Catalyst: For Hail, The Food Hooked Her; The Message Kept Her
It was pizza for senior Caroline Hail. Lou Malnati’s, to be exact.
For others, it’s ice cream, or candy, or some other yummy treat.
“They hook you with the food,” Hail said with a laugh.
“But obviously, there’s reasons why I stayed,” Hail confirmed. “A lot of them.”
Hail got convinced to explore Catalyst Club in junior high when one of her friends told her that fun snacks and delicious lunches, such as Lou Malnati’s pizza, were often served at the meetings that were held for the junior high kids at Stevenson.
But, turns out, Hail also quickly fell for the club’s message and mission…hook, line and sinker.
Now, Hail is a six-year member of Catalyst Club, a leadership group dedicated to supporting and encouraging a drug- and alcohol-free lifestyle for youth in the community. She says that her progressive involvement from committee member to committee leader to now the club’s vice president has been one of the joys of her high school career.
“It has been really rewarding,” Hail said of her involvement in Catalyst. “This (drug-free) is how I want to live. I want to live by that message.”
And Hail has made sure to share that message as much as she can. Especially with younger kids.
She cherishes the work she has done with the junior high kids who come to Catalyst meetings at Stevenson once a month. Hail loves being able to educate them about the good work that Catalyst does, while encouraging them to become involved in Catalyst in high school, just as the Stevenson students did with her back when she was in junior high.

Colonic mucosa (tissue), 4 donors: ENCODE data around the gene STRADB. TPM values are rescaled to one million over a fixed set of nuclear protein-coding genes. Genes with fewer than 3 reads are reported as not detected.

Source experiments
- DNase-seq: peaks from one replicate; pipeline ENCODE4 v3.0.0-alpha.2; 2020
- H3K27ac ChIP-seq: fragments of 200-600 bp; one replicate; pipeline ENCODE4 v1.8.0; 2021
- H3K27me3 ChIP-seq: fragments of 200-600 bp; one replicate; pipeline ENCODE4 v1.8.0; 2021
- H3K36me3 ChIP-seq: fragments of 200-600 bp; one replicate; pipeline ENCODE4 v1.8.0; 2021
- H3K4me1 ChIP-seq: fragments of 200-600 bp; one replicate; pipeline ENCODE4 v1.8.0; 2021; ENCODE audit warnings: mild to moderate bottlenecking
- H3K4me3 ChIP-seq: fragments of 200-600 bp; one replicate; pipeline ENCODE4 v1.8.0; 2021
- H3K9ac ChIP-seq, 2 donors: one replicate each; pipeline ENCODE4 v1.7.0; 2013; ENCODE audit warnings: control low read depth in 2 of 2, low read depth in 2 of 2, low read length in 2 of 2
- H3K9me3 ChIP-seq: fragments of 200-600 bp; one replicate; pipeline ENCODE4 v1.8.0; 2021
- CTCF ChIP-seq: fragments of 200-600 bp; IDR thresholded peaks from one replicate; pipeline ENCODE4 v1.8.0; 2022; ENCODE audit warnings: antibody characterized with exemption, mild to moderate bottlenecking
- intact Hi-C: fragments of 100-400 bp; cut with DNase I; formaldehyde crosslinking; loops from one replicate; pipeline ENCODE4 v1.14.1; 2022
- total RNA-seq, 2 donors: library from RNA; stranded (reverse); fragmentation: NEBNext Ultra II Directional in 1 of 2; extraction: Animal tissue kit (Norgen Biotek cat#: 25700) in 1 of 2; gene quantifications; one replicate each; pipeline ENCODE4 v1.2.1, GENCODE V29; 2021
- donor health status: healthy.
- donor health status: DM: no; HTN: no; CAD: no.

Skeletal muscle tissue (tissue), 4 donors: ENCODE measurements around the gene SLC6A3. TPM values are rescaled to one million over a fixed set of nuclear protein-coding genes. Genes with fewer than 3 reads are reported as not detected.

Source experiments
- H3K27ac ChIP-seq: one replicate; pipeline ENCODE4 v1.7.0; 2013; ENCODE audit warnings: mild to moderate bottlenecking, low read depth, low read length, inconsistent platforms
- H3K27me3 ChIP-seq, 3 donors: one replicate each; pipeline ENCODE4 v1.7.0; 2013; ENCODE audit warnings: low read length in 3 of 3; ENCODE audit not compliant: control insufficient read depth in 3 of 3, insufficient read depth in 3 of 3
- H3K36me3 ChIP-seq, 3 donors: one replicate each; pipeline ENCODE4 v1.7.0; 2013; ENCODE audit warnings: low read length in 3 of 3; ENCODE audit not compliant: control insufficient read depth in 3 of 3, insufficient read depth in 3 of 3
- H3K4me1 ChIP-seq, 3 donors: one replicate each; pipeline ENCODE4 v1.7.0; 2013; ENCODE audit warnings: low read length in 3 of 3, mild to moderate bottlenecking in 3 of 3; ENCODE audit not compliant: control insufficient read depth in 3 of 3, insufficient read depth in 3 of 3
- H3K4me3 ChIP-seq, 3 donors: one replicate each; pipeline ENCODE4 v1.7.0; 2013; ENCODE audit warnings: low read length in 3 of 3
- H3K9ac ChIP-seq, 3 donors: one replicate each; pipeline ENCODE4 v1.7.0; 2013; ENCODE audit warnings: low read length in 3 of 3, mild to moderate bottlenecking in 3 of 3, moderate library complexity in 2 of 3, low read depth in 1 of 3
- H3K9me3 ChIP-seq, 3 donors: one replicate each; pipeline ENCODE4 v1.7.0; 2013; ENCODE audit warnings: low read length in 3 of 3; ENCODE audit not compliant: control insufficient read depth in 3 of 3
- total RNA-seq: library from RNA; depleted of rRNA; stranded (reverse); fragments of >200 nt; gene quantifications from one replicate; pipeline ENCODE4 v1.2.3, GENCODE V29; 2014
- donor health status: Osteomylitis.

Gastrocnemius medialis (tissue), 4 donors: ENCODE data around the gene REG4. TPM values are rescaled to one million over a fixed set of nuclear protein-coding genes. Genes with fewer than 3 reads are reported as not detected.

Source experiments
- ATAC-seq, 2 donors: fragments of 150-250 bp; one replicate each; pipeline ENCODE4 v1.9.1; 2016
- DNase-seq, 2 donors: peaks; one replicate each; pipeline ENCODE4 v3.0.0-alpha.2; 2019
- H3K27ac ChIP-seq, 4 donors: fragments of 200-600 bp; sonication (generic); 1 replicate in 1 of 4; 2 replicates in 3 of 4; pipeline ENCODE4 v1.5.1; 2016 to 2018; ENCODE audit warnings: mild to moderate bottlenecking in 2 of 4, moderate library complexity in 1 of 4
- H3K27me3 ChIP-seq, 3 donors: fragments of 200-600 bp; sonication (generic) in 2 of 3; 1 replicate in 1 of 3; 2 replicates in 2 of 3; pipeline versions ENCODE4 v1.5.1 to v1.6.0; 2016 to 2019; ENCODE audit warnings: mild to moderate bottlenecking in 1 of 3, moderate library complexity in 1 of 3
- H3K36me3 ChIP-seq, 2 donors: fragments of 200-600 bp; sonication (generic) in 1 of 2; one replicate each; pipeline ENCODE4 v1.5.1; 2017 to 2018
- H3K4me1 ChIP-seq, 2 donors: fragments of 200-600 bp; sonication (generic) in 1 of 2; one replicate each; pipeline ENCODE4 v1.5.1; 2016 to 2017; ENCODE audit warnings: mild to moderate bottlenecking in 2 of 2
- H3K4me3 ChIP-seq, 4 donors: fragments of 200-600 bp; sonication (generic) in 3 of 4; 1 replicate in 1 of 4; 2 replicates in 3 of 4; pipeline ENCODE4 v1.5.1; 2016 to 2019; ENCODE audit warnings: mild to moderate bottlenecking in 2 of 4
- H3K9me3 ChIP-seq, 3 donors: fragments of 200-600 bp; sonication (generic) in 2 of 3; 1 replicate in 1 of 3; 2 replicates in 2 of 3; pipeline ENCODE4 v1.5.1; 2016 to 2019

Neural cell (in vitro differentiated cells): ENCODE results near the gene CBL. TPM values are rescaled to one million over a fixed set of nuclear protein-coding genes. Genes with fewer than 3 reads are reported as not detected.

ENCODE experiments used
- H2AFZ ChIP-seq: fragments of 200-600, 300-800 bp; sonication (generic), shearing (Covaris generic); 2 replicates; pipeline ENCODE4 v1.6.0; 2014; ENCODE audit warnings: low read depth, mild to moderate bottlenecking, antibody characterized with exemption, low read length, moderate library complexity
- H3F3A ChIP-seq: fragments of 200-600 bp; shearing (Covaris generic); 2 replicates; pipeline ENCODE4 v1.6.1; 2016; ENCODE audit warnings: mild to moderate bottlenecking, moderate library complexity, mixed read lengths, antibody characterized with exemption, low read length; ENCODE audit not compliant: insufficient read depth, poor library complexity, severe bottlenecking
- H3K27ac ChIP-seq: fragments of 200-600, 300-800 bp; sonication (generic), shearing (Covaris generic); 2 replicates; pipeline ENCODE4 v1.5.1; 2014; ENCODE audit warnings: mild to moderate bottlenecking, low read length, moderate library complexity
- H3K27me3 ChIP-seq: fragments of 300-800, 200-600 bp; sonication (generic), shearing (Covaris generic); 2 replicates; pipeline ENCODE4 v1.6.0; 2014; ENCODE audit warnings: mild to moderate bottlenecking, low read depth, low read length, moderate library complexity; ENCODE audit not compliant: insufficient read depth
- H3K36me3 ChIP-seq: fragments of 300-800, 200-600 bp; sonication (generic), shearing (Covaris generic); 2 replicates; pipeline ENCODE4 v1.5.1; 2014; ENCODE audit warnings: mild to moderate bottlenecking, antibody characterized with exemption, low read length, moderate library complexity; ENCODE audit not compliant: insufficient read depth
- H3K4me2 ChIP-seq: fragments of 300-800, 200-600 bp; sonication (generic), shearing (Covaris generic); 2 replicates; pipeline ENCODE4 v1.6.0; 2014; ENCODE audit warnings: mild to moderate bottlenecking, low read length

“When I first started (at Stevenson), I was most interested in being on our middle school committee for Catalyst,” Hail said. “I wanted to be a part of planning the meetings that the middle schoolers went to (photo left)...the ones that I used to go to when I was in middle school.
“What’s been really cool is seeing the impact that it’s making. You can see that ‘Oh!’ moment that they have…it’s like they get it, and it clicks.”
That sometimes happens after a few installments of fun games and…you guessed it: FOOD!
“One time, we actually got an ice cream truck to come to the middle school meeting and everyone got ice cream,” Hail said with a huge grin. “So when the kids went back to school, all of their friends were jealous and wanted to join Catalyst. The food…it works.”
In 2021, Hail took the food theme to a new level when she helped create a partnership with Culver's, which donated 1,000 free custards to middle school students who participated in activities during Red Ribbon Week, a national campaign to raise awareness and prevent drug abuse among youth and adults.
Hail has also created a virtual escape room as a fun activity for her young Catalyst kids. She’s planned activities with slime and stickers, and has organized murals (photo right) for the kids to paint, and safety dogs for them to play with.
Last year, she worked on a yard sign project with the middle schoolers in which they designed signs to put in their yards promoting their choice to be drug-free. The message for that campaign was "What's Your Why?" The question encouraged kids to think about their reasons for being substance free.
“I loved what I was able to do in middle school and I wanted to make Catalyst even more fun for the kids today, something that they look forward to so that they want to be members at Stevenson,” Hail said. “Substance prevention…it’s not always a fun or easy topic. You have to keep stuff fun in order to reach more people and engage more people.”
Hail is now hoping to keep some people of a completely different demographic engaged by her Catalyst knowledge.
Hail, along with two other Catalyst members, has been invited to give a presentation in April to the Stanford Medicine Conference.
“I am so nervous about this,” Hail said. “But we’re all excited, too. We are going to talk about how you can’t just sit in meetings with kids and talk about how alcohol and substances are bad.
“We want to show ways that people can be motivated to actually do something about it. We are trying to help build up leaders and help students take control. Whenever students have control, they are actually more engaged in what they are doing.”
It doesn’t hurt if they have a full stomach, too.